The Ukraine crisis sharpens the dilemma of the monetary authorities

We have sadly witnessed what NATO warned would happen: a full-scale invasion of Ukraine. Before that, the idea had spread in the markets that the incursion would be limited to the breakaway regions of Ukraine. Now, the markets have to deal with the prospect that the conflict will be much broader and protracted.

There are several questions that still need to be answered to determine the possible financial and market consequences. In this regard, it is worth mentioning the extent to which Ukraine will fight back, the intensity and breadth of the sanctions that NATO allies could impose on Russia and how the sanctions will be transmitted to energy, given that Europe is a large buyer of Russian gas .

The answers to these questions will be known in the coming days, but what is already clear is that stagflation is more likely to remain than to fade in the coming months. Higher energy prices will probably be felt in other areas of the economy, acting as a kind of consumption tax,
aggravating the crisis affecting the cost of living in the West and bringing the possibility of a recession closer.

Repercussions on the markets

The most immediate impact on the markets is the reduction and, in some cases, the actual cessation of trading in some Russian and Ukrainian securities by foreign investors. In due course, the sanctions could even go so far as to completely ban Western capital inflows and outflows from Russia, perhaps excluding the country from the international SWIFT payment system. However, that could have problematic consequences, as Russia would simply try to operate using alternative systems.

For the time being, the exclusion of SWIFT could remain on the cards as a potential crackdown, but due to energy relations between Europe and Russia, we expect sanctions to be imposed normally on capital, not commodities. Russia is a big producer of aluminum and fertilizers, as well as oil and gas, and supply chains will take some time to mend with other countries and sources, although in some cases the country’s supply gap cannot be filled.

However, if the conflict is not limited to Ukraine, there could be a sequence of sanctions and retaliation that would have a longer-term impact on local and international markets. A united front in imposing sanctions will be crucial. Putin will be very attentive to whether NATO remains united in its response to the situation and will seek to exploit any fissures.

Central bank response

Central banks’ talk has been deliberately restrictive since last year to get markets to tighten real financial conditions without having to hike rates sharply. For example, we have consistently maintained that the Fed would have to tighten policy more slowly than announced due to the high levels of debt accumulated to deal with the consequences of the pandemic. The Ukraine crisis makes this even more likely because, while it has pushed energy prices further up, it also poses risks to growth, especially in Europe.

Central banks may find it difficult to radically change their tune if growth begins to weaken and they will not return to expansionary mode; Instead, we expect them to keep trying to tighten policy, but slowly, in hopes of avoiding a recession. Meanwhile, budget policy is not in a favorable position to help given the cost of the pandemic and the domestic political challenges facing many developed countries this year.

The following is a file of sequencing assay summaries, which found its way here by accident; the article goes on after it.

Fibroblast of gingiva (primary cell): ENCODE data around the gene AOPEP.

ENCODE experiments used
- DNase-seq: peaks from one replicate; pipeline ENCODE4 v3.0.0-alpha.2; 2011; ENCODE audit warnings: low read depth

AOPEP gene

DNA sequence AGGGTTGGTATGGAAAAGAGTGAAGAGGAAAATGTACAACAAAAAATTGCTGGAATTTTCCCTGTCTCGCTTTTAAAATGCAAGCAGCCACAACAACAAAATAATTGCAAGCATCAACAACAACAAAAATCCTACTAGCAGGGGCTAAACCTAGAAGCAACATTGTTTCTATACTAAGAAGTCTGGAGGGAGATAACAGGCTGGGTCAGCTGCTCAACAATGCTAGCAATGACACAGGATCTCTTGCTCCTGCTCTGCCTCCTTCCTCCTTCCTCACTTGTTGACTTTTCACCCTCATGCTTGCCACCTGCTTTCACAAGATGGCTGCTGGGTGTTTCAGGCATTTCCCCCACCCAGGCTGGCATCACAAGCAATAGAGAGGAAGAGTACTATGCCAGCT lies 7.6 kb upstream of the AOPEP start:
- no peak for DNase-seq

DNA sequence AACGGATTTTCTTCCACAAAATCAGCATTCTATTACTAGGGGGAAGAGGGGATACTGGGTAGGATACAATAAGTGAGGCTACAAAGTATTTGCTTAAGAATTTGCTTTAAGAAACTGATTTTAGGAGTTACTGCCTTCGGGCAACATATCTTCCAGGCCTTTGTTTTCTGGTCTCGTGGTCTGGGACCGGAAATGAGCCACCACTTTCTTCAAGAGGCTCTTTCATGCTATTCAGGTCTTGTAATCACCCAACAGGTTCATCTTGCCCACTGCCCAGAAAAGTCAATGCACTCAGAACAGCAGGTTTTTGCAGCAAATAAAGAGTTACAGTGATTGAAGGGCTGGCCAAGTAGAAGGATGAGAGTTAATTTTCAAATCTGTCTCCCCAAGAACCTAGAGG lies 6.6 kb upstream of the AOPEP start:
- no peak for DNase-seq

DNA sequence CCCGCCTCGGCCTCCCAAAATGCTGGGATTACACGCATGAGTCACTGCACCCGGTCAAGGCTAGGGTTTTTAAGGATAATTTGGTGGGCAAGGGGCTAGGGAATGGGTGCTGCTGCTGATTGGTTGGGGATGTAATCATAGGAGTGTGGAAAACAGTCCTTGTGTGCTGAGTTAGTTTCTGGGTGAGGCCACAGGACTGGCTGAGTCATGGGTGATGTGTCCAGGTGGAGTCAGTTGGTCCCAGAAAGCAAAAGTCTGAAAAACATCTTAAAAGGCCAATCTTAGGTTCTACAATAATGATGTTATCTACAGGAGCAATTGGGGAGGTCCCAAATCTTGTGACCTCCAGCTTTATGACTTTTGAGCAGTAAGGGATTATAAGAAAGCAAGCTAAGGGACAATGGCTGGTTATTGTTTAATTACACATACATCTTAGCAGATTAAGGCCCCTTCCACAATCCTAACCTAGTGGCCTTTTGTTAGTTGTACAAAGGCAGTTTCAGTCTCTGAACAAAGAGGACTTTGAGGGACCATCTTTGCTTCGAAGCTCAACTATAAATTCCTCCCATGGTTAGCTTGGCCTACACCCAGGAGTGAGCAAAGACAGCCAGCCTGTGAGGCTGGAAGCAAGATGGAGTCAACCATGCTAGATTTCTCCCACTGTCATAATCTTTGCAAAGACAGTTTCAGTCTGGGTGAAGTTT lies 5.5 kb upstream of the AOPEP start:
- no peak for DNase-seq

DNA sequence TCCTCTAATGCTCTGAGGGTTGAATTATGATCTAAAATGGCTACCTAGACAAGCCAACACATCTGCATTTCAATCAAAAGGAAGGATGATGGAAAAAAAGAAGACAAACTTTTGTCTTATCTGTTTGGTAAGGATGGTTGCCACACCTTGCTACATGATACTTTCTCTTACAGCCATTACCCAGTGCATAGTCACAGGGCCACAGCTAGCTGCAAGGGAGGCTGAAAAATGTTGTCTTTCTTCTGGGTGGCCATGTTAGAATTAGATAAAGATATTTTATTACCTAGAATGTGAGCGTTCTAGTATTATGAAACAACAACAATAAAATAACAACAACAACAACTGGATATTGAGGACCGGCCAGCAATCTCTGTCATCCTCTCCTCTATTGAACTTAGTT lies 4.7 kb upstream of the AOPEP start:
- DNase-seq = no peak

Implications for asset allocation

Although the conflict poses a number of threats to stock markets in both Russia and Ukraine, and more generally across the European continent, if contained
then we could see how other forces return in due course to dominate the feeling.

5 Quality Values ​​in the Ibex 35

As we entered 2022, we were already more cautious in risk assets, specifically in the US, where we expect a more complex economic and political scenario as legislative elections approach. Instead, we have looked at areas of the world such as Japan (because of their inflation situation) and China (because of their different monetary trajectories). We hope that China will be patient and take a step back, attentive to how the situation between Russia and Ukraine evolves, because after tightening its policy earlier in the cycle, the country is not
immersed in the dynamics of the West, but is moving towards stabilization and, later,2 perhaps the stimulation of the economy, which should be a spur to the country’s markets. Therefore, this could provide further diversification for investors worried about events in Europe, especially when the reflex movement of seeking refuge in the dollar dissipates.

In this context, we expect capital to flow to China and Asia and other emerging economies that are less affected by the crisis and could benefit if supply chains are reoriented. In the longer term, we expect more countries to act to improve their resilience to future energy crises, although the transition to a lower carbon energy mix will not be smooth and will differ from country to country.


The markets have reacted sharply to the full-scale invasion of Ukraine, but over the next few days we should be able to better understand Russia’s territorial ambitions, the measures taken to curb them, and the kind of risks to inflation and growth that all it generates. Putin’s speech is probably aimed at an internal and Ukrainian audience, but it is important to pay close attention to it to determine if this conflict and its consequences – human and economic – are confined to Ukraine or if other barriers are being tested.